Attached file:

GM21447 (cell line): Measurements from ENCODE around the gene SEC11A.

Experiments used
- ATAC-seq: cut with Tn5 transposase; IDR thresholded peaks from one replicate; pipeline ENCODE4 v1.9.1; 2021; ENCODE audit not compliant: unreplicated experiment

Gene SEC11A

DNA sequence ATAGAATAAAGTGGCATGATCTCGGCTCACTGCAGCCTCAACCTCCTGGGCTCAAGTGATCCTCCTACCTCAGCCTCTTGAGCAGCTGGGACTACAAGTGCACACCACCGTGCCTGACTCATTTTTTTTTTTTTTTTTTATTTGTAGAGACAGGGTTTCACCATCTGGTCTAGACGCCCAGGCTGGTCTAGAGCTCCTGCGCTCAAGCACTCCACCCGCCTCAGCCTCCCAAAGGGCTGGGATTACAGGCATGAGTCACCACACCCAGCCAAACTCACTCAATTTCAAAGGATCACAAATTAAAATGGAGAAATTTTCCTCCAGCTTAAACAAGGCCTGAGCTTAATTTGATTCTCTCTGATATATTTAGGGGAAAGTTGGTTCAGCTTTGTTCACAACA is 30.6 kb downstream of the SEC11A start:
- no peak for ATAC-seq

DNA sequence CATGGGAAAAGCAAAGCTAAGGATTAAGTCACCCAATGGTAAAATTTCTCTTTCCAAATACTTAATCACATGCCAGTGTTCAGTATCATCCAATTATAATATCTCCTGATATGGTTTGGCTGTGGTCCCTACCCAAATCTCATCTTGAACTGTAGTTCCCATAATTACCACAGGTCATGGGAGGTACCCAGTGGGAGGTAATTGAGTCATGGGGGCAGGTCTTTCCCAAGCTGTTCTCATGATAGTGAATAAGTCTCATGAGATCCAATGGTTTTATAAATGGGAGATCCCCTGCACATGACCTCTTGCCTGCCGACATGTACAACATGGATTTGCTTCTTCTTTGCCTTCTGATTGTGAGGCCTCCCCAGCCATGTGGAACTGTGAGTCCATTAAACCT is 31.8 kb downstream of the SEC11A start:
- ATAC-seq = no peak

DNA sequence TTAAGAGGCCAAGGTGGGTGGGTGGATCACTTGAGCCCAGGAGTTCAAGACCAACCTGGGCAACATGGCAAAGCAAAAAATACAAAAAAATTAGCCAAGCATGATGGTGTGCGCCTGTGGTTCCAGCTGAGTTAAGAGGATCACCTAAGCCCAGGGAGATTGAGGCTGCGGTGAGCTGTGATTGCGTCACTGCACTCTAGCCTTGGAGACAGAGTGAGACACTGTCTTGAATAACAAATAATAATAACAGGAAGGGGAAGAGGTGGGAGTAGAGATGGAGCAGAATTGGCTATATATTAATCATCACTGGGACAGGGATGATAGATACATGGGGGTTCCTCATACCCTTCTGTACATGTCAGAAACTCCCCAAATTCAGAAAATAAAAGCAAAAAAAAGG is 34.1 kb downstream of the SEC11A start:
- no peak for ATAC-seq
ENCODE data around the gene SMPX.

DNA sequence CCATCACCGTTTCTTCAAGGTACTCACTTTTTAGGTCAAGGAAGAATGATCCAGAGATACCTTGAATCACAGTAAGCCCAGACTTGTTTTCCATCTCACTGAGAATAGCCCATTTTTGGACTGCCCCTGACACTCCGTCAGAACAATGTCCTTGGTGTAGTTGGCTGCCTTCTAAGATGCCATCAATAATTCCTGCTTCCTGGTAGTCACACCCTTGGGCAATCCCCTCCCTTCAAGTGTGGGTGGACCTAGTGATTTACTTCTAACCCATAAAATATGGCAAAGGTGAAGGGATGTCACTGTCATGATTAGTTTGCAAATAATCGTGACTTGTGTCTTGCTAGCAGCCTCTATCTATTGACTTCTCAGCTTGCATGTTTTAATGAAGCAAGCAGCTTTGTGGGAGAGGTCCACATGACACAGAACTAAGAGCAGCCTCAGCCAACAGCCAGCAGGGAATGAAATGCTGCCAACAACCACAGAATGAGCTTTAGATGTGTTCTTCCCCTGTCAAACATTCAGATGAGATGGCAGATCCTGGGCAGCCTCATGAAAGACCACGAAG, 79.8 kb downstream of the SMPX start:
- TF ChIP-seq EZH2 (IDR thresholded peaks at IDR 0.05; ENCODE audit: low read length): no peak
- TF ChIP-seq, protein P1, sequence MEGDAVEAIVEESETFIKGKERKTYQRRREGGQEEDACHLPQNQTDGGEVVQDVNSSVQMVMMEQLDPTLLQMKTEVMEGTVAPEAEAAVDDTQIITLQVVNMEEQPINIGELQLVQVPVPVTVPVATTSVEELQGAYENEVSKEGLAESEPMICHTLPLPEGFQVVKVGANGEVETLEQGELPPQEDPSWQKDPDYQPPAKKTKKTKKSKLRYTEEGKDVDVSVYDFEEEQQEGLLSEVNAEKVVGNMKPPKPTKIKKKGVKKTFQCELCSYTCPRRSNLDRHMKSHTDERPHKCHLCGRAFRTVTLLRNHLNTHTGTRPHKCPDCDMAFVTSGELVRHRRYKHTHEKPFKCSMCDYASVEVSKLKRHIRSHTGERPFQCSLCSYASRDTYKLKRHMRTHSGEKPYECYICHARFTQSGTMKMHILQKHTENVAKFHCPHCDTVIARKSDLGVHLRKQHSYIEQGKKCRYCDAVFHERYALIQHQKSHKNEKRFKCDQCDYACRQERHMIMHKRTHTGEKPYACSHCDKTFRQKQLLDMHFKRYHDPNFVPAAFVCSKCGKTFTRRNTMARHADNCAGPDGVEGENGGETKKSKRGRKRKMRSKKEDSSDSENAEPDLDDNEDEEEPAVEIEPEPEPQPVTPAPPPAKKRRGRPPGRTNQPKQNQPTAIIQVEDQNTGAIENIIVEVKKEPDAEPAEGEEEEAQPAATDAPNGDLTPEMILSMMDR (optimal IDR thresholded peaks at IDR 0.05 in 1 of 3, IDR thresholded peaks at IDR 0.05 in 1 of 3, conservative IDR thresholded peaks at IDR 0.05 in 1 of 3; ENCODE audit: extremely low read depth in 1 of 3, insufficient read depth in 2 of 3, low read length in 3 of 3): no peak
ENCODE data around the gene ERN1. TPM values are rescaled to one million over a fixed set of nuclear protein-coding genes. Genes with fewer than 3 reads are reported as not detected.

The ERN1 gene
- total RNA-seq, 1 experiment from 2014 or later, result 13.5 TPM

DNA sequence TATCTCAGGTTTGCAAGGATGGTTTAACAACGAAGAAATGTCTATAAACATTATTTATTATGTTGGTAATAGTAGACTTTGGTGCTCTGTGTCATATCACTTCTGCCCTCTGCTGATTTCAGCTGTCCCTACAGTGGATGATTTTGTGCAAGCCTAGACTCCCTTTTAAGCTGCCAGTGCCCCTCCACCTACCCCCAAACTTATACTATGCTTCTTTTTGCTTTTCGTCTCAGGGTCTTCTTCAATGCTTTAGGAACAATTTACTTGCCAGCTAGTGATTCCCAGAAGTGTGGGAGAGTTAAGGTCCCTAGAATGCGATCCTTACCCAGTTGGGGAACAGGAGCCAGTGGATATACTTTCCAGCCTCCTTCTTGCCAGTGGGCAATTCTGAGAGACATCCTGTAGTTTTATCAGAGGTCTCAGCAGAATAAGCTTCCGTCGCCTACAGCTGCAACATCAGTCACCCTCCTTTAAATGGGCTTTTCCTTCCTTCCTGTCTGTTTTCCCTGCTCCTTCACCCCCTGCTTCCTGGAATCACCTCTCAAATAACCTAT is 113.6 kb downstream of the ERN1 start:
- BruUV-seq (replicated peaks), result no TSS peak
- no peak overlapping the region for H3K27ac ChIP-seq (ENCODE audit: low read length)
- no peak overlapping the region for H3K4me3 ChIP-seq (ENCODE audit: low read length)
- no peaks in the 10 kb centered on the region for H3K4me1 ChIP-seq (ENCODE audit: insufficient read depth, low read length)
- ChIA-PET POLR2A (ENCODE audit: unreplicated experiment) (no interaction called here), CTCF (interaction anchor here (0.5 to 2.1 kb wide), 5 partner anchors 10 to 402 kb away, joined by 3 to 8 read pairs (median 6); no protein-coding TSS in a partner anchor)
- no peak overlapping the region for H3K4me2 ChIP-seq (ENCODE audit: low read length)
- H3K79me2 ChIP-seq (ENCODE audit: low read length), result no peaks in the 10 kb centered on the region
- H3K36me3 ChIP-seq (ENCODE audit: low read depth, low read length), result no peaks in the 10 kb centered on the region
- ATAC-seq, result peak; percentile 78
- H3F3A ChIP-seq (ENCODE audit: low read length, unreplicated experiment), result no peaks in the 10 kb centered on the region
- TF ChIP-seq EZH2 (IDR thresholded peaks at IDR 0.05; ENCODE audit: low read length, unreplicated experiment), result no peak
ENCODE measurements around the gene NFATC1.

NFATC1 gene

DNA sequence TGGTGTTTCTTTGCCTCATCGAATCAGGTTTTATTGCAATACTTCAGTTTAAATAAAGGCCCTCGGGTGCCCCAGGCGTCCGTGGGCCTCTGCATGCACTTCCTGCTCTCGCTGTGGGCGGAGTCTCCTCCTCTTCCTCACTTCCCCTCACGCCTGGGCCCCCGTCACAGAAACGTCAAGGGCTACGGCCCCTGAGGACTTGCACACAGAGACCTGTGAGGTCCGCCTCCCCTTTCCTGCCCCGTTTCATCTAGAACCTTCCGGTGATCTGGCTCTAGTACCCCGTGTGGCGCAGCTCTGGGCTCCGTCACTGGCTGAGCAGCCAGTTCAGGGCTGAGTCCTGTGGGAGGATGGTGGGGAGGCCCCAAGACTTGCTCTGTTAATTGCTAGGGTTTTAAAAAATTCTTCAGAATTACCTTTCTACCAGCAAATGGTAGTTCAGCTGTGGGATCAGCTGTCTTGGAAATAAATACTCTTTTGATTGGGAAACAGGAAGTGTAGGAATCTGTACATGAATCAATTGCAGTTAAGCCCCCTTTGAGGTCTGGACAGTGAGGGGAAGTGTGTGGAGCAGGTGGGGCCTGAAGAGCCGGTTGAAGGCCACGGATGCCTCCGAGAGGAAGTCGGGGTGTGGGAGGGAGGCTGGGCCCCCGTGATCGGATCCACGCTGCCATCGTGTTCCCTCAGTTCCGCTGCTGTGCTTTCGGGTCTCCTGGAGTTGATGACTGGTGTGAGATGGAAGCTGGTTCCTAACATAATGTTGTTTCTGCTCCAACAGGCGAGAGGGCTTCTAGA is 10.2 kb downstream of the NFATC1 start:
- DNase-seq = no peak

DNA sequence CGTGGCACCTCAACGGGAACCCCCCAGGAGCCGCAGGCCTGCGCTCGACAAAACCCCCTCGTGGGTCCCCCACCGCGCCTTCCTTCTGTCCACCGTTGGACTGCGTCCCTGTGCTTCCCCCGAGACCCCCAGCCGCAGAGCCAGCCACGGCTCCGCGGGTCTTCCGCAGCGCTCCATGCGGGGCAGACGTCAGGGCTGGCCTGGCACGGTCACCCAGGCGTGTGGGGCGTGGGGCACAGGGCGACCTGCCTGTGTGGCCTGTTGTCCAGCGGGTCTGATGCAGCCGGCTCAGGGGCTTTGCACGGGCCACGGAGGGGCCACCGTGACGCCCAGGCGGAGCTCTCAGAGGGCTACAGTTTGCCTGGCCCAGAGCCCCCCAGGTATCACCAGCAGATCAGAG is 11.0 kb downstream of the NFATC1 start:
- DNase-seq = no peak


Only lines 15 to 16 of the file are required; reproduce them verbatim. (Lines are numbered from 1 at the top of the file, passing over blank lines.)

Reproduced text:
ENCODE data around the gene ERN1. TPM values are rescaled to one million over a fixed set of nuclear protein-coding genes. Genes with fewer than 3 reads are reported as not detected.

The ERN1 gene